For All the Saints

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The Lord’s Supper was instituted by the Lord Jesus Himself the night He was betrayed. The next example of it being observed was over a month later, on the day of Pentecost, when the disciples broke bread together. In the first, Jesus was alive and physically present with His disciples. In the second, He had come back from the dead, had ascended into heaven, and had poured out His Holy Spirit upon the disciples. In both instances, He was alive. The Lord’s supper is not a memorial meal conducted over a dead body.

The body we partake of in this supper is totus Christus, the entire body of Christ, the living head and body together. This is why St. Paul tells us that we are the one loaf. We are the bread. And, like our Lord Jesus, we are alive.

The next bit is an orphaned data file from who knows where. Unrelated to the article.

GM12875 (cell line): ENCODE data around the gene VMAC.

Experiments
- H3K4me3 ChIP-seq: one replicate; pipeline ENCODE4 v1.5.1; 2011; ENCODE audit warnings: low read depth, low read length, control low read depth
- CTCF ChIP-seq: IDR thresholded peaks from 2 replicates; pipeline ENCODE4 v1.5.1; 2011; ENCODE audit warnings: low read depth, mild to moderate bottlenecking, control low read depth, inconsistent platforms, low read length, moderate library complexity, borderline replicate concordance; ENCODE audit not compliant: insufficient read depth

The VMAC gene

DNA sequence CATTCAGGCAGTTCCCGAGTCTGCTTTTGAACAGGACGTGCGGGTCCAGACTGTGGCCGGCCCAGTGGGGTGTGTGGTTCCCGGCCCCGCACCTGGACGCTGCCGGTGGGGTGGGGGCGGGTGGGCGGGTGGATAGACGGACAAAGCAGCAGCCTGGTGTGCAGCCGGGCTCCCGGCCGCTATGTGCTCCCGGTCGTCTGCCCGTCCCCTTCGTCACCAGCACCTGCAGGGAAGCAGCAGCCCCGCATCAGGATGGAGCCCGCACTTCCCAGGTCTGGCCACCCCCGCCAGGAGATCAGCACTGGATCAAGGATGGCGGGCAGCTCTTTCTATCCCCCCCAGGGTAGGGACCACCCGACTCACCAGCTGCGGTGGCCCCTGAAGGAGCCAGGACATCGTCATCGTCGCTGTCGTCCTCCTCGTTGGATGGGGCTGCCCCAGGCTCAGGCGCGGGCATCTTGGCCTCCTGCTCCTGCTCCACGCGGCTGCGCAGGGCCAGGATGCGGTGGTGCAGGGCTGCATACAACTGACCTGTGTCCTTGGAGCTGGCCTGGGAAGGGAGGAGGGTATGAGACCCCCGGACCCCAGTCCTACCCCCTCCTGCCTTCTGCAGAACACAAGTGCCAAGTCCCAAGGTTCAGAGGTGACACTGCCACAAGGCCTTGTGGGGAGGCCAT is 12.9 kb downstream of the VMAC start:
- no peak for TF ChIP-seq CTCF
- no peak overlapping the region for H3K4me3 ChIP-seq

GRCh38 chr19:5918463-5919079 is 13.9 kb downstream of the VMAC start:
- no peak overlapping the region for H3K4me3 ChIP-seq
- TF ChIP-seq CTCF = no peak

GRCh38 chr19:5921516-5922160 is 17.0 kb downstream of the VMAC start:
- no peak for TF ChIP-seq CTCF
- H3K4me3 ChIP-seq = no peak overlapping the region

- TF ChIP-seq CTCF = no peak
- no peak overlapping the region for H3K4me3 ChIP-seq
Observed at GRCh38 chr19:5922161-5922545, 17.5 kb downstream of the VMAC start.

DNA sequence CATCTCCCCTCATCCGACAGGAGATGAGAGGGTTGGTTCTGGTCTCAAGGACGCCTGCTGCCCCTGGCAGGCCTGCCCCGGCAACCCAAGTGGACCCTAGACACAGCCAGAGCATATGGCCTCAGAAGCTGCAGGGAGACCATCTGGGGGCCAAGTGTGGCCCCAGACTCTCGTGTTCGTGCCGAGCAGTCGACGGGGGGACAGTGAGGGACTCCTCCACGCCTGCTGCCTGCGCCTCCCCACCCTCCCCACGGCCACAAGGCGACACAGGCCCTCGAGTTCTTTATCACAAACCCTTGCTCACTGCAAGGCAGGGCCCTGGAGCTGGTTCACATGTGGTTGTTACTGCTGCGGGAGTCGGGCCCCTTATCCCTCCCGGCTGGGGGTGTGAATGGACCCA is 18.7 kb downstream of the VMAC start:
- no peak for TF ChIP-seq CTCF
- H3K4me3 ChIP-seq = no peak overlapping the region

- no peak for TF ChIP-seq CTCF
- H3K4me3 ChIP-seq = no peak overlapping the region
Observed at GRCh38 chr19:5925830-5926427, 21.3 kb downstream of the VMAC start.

This is a wonderful thing, but as we partake of the Lord Jesus, and as we partake of one another, we are made one of another. God knits us together.

Now what causes this knitting together? What builds us up into the Head, every joint and sinew? The apostle tells us that we are built up into Him in love. Of course, all three cardinal virtues are involved—faith, hope, and love—but the greatest is love.

So you are not just to look around during the Lord’s Supper in the faith that these things are so. You are not just to look around in the hope that one day the bride will be without spot or blemish. You are to look around in love. As you partake, love one another. This is the new commandment.

Love your husband, your wife. Love your parents, and love your children. Love your neighbor. As you love, God uses this to accomplish what we believe and hope will be accomplished.

The bread you chew, the wine you drink, is your love for all the saints.

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